I knew that from the start. What I’ve read in the popular spider press seems like a lot of scary stories – it’s not news unless it reaffirms people’s fears. I wondered how bad the reporting was, and now it’s quantified: just under half are sensationalized. It’s a bit better than my impression, but still awful.
Overall, the quality of reporting was poor: 47% of all stories contained one or more errors and 43% were sensationalized. Stories with photos of spiders or alleged bites were more likely to be sensational, as were stories with errors. While quotes from medical or other experts were not linked to sensationalism, stories containing quotes from spider experts were much LESS likely to be sensationalized.
If it’s bleeding, it leads — or if it’s got fangs, too many legs and eyes, and it’s poisonous, that warrants a panic on page 3. What to do about it?
We then performed an analysis to describe the flow of spider news around the world and to determine what may be causing (mis)information about spiders to be spread online. Not surprisingly, countries with shared languages and with higher proportions of Internet users were more likely to be connected to the global network. The number of medically important spider species present (i.e. those capable of harming and potentially killing humans) has also increased the connectivity of individual countries within the network. More specifically, we have identified sensationalism as a key factor underlying the spread of (mis)information.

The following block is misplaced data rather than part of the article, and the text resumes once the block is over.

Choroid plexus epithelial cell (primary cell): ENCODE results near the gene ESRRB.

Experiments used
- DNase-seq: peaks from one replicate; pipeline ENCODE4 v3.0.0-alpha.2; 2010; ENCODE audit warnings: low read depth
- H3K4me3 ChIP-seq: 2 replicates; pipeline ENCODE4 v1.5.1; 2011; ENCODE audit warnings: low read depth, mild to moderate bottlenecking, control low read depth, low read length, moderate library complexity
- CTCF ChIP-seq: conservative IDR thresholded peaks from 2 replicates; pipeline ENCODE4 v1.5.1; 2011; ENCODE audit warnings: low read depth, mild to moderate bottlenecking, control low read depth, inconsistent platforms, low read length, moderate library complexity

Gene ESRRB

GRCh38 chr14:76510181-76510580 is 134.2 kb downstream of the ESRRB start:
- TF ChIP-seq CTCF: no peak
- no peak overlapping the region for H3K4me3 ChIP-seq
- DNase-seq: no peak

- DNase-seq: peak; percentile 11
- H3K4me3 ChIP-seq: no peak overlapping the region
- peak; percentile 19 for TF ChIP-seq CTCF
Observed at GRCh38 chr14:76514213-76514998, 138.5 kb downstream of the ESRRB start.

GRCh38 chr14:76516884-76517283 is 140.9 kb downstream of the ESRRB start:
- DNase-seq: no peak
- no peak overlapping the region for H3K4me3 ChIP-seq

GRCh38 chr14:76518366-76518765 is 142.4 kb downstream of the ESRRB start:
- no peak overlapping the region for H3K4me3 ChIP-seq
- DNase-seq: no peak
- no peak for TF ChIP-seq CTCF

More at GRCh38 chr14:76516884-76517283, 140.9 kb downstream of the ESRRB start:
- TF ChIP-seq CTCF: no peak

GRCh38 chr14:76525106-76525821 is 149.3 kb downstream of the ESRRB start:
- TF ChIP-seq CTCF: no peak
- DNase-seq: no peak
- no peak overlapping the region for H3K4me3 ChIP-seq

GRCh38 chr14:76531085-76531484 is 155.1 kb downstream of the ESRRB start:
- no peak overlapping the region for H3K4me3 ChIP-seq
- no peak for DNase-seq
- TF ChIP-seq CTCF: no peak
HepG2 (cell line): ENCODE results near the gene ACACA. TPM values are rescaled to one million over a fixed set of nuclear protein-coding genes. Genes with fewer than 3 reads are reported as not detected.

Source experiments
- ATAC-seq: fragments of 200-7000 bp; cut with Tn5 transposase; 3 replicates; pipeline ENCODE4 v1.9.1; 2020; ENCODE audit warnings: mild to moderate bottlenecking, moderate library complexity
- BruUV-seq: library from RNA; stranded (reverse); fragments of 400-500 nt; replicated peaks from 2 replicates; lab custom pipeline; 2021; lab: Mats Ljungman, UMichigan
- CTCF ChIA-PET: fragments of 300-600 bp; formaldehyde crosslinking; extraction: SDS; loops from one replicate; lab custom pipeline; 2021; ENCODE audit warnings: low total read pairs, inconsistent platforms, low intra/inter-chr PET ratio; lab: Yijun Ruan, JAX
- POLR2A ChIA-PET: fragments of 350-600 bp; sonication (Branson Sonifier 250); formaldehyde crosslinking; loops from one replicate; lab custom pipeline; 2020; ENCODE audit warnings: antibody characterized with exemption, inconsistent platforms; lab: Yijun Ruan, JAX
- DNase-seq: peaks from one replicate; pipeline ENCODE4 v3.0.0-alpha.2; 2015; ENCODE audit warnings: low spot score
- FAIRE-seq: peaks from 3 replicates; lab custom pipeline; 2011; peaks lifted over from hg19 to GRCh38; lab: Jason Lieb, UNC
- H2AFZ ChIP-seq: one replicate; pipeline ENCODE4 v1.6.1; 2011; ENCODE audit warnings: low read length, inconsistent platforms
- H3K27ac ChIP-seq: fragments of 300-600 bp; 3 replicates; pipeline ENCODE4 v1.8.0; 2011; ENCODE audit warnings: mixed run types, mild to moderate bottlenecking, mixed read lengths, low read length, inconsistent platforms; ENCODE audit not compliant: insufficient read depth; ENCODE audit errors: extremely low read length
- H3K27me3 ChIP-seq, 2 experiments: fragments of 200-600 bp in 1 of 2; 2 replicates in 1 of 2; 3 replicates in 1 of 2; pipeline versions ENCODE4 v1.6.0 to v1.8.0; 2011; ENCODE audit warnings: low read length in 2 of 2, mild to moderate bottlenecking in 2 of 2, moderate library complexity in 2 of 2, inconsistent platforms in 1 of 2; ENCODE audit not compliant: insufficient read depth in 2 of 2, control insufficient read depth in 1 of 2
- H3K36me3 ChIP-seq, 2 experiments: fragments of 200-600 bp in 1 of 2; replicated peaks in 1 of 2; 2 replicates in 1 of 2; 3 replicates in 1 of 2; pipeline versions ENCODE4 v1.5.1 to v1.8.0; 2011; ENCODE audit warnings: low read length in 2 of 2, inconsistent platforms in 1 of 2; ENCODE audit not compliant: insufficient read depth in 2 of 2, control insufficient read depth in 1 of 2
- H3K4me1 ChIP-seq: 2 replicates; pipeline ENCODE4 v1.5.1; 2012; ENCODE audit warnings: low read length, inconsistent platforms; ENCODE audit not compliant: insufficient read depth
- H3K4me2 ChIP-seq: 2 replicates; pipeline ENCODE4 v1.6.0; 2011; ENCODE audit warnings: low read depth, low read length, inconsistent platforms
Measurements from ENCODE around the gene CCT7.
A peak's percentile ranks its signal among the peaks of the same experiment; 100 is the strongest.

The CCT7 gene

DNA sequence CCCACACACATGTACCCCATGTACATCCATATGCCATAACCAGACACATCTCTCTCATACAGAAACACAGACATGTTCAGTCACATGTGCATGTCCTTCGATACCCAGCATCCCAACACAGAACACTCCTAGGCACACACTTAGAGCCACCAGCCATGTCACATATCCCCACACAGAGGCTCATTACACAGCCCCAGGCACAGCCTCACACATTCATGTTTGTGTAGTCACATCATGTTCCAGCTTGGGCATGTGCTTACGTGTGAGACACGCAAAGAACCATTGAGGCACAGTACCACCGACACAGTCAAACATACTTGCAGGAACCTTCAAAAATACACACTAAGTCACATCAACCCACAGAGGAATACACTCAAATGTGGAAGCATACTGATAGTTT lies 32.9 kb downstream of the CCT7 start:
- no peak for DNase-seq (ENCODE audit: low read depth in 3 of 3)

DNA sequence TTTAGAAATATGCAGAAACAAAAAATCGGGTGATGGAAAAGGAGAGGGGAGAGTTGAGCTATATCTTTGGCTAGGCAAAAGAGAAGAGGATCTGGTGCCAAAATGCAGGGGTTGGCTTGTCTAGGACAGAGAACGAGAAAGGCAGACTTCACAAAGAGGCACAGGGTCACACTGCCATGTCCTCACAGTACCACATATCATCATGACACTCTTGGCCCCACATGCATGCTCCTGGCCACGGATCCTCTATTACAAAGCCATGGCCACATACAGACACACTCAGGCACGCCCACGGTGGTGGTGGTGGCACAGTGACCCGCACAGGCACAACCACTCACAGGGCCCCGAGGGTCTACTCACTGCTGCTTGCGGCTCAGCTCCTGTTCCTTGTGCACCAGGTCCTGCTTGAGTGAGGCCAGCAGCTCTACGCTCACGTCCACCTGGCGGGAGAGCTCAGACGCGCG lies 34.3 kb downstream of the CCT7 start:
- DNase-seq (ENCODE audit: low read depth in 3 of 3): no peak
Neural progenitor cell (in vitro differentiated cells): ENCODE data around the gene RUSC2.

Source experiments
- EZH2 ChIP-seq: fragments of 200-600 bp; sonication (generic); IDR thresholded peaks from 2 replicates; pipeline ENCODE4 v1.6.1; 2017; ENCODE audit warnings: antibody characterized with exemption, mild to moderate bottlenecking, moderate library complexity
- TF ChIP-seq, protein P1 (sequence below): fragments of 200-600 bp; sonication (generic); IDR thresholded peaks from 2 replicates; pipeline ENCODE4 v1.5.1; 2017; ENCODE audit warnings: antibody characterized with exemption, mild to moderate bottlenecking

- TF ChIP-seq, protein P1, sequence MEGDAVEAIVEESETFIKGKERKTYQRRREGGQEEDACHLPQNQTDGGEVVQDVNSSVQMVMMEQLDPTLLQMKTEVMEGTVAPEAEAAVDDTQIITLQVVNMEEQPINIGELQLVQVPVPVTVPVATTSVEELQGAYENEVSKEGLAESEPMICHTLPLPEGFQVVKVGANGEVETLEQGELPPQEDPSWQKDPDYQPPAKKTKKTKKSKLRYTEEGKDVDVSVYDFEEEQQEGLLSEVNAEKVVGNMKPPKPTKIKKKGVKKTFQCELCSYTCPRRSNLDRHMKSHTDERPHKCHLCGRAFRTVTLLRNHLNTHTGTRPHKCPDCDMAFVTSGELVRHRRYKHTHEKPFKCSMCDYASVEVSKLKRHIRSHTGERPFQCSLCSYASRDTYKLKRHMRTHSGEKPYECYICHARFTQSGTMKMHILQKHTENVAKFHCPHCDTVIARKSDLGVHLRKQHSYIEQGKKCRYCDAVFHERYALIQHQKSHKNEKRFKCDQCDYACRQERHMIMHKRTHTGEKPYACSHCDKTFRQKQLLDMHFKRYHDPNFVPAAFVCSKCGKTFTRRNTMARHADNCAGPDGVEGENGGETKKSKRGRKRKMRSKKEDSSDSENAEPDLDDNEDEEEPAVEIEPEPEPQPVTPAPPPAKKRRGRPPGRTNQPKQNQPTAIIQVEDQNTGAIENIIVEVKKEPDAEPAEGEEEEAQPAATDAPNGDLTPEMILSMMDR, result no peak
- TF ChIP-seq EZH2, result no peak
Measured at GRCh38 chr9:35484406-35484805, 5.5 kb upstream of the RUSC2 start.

This study provides insight into what drives the global flow of information about spiders specifically, but can also teach us more general lessons. Our findings make us optimistic because they suggest a way to improve spider reporting and, therefore, change the quality and dissemination of information online more widely. News stories are less sensationalized when they consult appropriate experts, and reducing sensationalism can help reduce the spread of misinformation. We have found that even local events published by regional media can quickly be broadcast internationally, which means that improving the quality of local information can have positive effects that spread through the global network.
Journalists, you know you can pick up your phone and call your local university or extension service and contact someone knowledgeable about the species you are considering defaming, right? It’s not difficult, it makes your story better, and it doesn’t compromise your integrity. It would be less sinister and melodramatic, however.
Plus, everyone knows that spiders are really cute and playful.